Eating our way through southeast Asia: A cruise to celebrate 30 years... and to eat

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By David Hammond

I met my wife, Carolyn Berg at Kalamazoo College in Michigan. We both chose this small, liberal arts school largely because of its foreign study program.

We've both always loved travel and planned to do a lot of it.

But life intervened, and after we married, we became distracted by jobs, family and all the usual pursuits that pull one away from the path that, when young, seemed more clear.

To celebrate our 30th wedding anniversary, we booked passage on the Zaandam, a ship in the Holland America Line. This 14-day cruise docked at a number of ports in Southeast Asia, including Singapore, Thailand, Cambodia, Vietnam, China and Hong Kong.

"The idea of long-distance cruising had never really appealed to me," interjects Carolyn. "Rowboat, sailboat, yes, but the thought of trusting my fate to one of those behemoths I had seen docked on other vacations didn't call out to me. When I discovered that the Zaandam was about one-fourth the size of those water-borne high rises, I was willing to take the plunge (so to speak)."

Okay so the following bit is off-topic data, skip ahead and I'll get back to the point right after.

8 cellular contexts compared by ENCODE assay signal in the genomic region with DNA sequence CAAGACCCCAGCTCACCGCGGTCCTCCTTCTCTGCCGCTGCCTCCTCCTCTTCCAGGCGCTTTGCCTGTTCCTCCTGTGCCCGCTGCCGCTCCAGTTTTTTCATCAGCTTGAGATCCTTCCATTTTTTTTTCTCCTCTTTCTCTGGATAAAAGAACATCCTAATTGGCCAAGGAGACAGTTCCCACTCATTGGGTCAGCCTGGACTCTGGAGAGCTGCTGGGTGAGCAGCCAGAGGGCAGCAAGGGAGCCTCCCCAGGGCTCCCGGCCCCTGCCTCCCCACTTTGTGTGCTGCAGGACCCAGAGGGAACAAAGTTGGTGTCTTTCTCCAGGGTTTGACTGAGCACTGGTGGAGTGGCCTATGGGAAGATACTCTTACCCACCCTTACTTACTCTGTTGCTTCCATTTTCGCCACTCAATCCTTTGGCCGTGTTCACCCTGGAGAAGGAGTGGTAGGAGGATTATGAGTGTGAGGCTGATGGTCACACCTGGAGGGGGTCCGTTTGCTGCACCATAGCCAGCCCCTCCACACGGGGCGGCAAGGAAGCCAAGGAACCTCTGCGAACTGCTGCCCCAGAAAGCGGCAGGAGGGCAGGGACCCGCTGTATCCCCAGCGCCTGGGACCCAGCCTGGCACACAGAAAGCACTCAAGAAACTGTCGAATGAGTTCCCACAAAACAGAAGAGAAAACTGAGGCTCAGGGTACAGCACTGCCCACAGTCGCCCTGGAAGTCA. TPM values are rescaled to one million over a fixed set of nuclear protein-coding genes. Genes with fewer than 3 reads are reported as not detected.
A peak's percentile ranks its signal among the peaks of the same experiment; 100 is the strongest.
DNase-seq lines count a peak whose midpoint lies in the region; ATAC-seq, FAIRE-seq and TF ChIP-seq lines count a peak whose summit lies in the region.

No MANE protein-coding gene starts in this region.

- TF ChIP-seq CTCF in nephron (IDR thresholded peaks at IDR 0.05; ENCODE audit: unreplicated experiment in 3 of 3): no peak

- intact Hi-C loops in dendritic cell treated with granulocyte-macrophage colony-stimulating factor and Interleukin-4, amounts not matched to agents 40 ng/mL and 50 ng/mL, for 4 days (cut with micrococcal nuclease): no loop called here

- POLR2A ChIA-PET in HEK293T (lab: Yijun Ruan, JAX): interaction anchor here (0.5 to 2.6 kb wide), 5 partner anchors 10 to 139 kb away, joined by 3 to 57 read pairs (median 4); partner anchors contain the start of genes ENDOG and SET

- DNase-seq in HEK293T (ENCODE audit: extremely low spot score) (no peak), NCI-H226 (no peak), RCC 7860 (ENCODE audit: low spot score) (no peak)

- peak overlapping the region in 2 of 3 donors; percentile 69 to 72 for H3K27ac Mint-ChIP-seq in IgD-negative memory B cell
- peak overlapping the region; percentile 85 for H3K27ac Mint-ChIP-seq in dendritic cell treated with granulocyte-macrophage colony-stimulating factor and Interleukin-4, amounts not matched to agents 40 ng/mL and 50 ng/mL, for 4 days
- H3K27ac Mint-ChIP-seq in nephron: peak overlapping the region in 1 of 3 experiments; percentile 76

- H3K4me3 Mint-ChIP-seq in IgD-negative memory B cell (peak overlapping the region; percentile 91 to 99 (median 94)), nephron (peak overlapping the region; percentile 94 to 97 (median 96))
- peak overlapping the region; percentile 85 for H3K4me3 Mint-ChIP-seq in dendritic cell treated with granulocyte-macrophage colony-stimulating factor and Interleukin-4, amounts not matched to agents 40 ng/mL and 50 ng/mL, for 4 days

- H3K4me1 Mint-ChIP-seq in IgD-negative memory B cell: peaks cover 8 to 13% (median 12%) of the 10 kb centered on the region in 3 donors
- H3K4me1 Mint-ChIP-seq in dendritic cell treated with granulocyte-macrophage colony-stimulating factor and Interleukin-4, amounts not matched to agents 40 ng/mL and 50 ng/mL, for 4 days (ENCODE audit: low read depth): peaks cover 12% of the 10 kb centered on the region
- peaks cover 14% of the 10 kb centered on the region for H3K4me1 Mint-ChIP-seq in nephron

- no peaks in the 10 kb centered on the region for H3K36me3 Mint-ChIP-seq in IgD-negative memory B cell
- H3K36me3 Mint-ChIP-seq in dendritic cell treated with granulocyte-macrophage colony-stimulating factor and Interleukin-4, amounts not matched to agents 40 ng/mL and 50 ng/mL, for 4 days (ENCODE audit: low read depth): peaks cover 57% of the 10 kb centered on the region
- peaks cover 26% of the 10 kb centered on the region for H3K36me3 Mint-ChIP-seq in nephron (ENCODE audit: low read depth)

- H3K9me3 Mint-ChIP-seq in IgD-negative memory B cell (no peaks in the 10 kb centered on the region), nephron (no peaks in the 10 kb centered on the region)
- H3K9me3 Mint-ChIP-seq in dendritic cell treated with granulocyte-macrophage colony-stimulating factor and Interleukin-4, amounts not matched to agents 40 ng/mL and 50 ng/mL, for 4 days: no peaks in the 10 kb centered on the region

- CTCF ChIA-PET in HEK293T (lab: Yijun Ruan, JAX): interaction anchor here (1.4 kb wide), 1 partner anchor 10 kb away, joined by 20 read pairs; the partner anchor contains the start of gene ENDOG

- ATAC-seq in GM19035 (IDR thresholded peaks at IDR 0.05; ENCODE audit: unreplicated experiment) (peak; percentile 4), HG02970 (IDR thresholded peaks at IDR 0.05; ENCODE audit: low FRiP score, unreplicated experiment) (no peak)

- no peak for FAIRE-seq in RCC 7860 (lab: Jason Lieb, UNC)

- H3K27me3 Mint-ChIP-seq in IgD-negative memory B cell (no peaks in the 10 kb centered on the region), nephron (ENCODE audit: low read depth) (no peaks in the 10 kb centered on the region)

Cruises, like golf and Sudoku, never much appealed to me, either. In this part of the world, however, it seemed very convenient to have all our stuff on a traveling hotel that moved about, enabling us to get on and off and pretty much shepherding us every step of the way through countries filled with people who spoke languages neither of us had ever studied — and prepared foods neither of us had ever eaten.